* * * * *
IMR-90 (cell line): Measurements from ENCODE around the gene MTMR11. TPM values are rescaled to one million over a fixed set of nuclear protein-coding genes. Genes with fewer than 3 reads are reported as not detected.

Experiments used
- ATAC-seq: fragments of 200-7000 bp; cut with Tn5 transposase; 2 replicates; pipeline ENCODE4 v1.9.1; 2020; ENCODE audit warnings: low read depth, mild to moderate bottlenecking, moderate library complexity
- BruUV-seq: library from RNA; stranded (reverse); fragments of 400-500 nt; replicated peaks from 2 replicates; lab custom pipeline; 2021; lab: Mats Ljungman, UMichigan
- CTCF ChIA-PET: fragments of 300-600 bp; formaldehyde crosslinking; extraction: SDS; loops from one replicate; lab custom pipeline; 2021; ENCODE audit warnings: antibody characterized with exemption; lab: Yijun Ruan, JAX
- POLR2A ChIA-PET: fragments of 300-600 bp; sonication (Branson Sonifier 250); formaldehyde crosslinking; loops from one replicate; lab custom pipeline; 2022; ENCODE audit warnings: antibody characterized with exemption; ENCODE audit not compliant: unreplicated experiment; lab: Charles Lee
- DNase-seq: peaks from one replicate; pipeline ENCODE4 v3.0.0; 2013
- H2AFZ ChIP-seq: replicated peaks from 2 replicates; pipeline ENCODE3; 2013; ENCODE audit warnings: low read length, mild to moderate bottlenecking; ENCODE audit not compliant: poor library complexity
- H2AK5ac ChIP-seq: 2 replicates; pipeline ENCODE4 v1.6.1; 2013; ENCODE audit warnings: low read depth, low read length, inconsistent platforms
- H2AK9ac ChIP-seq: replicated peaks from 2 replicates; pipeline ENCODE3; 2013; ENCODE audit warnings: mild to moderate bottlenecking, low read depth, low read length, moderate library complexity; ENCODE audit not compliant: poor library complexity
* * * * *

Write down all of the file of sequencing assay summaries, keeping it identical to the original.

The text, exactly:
IMR-90 (cell line): Measurements from ENCODE around the gene MTMR11. TPM values are rescaled to one million over a fixed set of nuclear protein-coding genes. Genes with fewer than 3 reads are reported as not detected.

Experiments used
- ATAC-seq: fragments of 200-7000 bp; cut with Tn5 transposase; 2 replicates; pipeline ENCODE4 v1.9.1; 2020; ENCODE audit warnings: low read depth, mild to moderate bottlenecking, moderate library complexity
- BruUV-seq: library from RNA; stranded (reverse); fragments of 400-500 nt; replicated peaks from 2 replicates; lab custom pipeline; 2021; lab: Mats Ljungman, UMichigan
- CTCF ChIA-PET: fragments of 300-600 bp; formaldehyde crosslinking; extraction: SDS; loops from one replicate; lab custom pipeline; 2021; ENCODE audit warnings: antibody characterized with exemption; lab: Yijun Ruan, JAX
- POLR2A ChIA-PET: fragments of 300-600 bp; sonication (Branson Sonifier 250); formaldehyde crosslinking; loops from one replicate; lab custom pipeline; 2022; ENCODE audit warnings: antibody characterized with exemption; ENCODE audit not compliant: unreplicated experiment; lab: Charles Lee
- DNase-seq: peaks from one replicate; pipeline ENCODE4 v3.0.0; 2013
- H2AFZ ChIP-seq: replicated peaks from 2 replicates; pipeline ENCODE3; 2013; ENCODE audit warnings: low read length, mild to moderate bottlenecking; ENCODE audit not compliant: poor library complexity
- H2AK5ac ChIP-seq: 2 replicates; pipeline ENCODE4 v1.6.1; 2013; ENCODE audit warnings: low read depth, low read length, inconsistent platforms
- H2AK9ac ChIP-seq: replicated peaks from 2 replicates; pipeline ENCODE3; 2013; ENCODE audit warnings: mild to moderate bottlenecking, low read depth, low read length, moderate library complexity; ENCODE audit not compliant: poor library complexity